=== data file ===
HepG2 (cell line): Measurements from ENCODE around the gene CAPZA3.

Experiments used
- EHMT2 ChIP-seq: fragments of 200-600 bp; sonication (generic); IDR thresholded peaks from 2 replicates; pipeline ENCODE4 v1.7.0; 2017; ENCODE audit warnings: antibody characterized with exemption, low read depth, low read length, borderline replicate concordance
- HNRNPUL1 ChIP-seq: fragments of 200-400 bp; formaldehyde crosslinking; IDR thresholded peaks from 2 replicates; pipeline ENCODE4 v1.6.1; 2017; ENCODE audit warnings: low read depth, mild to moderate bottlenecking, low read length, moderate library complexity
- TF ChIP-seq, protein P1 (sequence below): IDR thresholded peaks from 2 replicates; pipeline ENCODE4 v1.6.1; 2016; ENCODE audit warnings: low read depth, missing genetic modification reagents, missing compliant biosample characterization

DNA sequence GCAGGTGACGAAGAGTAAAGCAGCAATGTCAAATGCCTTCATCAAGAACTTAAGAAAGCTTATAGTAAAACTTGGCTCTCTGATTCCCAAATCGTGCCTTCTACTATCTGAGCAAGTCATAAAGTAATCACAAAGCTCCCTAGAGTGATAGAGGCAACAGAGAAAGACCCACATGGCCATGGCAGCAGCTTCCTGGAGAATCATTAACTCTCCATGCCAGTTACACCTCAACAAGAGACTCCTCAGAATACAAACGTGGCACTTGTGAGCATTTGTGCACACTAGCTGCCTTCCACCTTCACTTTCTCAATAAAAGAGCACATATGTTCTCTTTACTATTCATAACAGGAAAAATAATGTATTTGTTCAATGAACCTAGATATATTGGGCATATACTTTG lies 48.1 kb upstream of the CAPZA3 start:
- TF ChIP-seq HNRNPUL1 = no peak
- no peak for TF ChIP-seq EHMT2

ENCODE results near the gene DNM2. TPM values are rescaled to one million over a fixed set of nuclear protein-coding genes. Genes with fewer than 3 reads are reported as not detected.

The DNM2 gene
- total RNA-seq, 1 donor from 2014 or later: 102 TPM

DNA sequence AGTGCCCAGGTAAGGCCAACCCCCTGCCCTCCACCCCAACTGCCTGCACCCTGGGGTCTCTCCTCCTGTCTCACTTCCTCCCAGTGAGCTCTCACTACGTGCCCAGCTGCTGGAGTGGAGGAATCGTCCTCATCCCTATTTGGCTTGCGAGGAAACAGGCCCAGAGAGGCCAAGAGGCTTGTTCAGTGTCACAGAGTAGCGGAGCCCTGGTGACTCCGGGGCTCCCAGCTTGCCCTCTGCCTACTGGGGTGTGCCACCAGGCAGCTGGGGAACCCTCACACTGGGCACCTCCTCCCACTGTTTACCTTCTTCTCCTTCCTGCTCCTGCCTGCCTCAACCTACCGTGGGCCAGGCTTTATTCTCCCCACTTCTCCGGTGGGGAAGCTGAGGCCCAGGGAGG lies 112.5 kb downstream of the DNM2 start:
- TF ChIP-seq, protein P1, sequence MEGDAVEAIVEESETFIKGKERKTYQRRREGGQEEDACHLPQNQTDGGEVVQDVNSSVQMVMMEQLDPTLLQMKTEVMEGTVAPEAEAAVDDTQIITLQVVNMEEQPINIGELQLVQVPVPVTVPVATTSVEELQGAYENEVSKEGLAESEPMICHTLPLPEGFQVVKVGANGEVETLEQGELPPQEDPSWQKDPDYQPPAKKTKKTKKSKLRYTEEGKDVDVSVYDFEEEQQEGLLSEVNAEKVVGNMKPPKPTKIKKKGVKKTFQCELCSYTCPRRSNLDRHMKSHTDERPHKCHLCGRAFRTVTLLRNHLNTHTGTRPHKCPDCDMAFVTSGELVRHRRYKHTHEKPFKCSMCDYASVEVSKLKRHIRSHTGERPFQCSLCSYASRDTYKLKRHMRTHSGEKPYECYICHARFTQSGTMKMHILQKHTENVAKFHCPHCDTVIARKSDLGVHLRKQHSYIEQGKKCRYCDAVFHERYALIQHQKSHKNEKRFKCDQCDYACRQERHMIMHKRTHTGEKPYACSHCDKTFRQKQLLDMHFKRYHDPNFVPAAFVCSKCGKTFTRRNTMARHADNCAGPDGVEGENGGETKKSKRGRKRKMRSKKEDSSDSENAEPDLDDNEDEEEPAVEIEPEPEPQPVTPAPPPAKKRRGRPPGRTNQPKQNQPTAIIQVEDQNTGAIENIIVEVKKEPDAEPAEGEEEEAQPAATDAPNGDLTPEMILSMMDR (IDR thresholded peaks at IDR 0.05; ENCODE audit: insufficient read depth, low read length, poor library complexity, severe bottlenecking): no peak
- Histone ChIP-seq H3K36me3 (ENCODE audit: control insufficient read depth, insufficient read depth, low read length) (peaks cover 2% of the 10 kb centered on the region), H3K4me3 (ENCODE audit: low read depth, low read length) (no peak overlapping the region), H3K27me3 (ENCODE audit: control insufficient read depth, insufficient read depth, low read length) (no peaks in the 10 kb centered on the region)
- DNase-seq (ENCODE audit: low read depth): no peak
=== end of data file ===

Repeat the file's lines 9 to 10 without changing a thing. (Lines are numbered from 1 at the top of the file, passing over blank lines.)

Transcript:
ENCODE results near the gene DNM2. TPM values are rescaled to one million over a fixed set of nuclear protein-coding genes. Genes with fewer than 3 reads are reported as not detected.

The DNM2 gene